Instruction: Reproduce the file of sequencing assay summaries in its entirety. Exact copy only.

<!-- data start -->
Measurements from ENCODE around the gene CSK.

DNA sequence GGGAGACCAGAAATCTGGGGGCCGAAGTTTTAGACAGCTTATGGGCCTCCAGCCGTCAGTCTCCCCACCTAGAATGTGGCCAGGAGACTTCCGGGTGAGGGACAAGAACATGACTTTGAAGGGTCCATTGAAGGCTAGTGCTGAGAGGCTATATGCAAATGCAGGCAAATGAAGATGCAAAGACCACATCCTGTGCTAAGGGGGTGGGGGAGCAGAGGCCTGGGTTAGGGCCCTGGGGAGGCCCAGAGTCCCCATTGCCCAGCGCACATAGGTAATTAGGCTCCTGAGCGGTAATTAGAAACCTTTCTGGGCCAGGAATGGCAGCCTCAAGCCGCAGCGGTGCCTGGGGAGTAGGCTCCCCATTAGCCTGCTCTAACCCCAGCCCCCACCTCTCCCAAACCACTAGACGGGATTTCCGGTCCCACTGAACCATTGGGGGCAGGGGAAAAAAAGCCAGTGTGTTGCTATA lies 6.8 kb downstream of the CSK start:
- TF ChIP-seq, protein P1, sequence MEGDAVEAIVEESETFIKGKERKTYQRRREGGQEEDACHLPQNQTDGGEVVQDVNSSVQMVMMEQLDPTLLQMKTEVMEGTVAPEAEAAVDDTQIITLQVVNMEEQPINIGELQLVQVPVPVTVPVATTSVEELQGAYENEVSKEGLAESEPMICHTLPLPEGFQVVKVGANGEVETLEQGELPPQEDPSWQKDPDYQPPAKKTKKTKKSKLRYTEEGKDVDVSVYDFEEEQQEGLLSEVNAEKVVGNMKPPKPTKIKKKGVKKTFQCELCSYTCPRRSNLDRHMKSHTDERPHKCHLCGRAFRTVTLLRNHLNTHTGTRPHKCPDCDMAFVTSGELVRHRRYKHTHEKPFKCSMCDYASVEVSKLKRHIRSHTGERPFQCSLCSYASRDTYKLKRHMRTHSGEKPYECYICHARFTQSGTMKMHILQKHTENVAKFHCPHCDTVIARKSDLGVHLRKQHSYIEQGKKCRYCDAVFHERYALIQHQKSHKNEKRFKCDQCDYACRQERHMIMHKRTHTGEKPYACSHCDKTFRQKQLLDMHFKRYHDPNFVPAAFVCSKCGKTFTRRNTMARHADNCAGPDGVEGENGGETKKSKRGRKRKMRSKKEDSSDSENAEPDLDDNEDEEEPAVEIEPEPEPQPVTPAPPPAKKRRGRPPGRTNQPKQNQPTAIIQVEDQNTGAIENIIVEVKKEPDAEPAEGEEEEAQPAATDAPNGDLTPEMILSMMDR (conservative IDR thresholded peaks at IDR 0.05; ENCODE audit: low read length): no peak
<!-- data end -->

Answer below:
Measurements from ENCODE around the gene CSK.

DNA sequence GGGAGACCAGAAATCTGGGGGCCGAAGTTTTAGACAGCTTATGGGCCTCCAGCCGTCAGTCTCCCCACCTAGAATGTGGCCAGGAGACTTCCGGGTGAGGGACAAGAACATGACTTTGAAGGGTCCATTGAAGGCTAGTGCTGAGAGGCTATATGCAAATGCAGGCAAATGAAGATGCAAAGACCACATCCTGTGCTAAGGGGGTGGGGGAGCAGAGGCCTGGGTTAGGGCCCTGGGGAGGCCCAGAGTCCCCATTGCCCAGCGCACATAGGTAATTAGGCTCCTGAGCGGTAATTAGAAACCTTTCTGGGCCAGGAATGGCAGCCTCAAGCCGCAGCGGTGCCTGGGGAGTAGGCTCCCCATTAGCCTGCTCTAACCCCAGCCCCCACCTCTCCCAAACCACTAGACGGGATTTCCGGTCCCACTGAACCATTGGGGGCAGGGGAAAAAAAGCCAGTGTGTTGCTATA lies 6.8 kb downstream of the CSK start:
- TF ChIP-seq, protein P1, sequence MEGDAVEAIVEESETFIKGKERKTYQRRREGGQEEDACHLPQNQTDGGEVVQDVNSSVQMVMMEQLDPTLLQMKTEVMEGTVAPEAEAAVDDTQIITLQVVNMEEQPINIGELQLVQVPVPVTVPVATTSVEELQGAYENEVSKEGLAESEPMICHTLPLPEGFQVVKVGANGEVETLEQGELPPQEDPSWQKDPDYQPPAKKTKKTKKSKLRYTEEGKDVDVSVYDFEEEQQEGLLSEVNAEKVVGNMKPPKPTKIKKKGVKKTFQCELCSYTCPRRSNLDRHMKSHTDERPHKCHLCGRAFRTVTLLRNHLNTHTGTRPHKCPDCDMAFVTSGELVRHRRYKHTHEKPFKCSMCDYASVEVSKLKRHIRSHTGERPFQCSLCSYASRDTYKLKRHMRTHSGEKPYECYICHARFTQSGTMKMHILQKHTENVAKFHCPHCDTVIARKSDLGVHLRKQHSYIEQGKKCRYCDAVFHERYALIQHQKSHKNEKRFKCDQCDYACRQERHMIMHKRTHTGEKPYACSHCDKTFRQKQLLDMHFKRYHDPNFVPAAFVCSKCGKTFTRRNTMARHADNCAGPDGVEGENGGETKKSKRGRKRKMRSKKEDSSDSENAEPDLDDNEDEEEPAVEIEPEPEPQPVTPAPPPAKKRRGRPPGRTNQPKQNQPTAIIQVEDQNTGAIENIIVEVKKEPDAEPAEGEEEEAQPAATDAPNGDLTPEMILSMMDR (conservative IDR thresholded peaks at IDR 0.05; ENCODE audit: low read length): no peak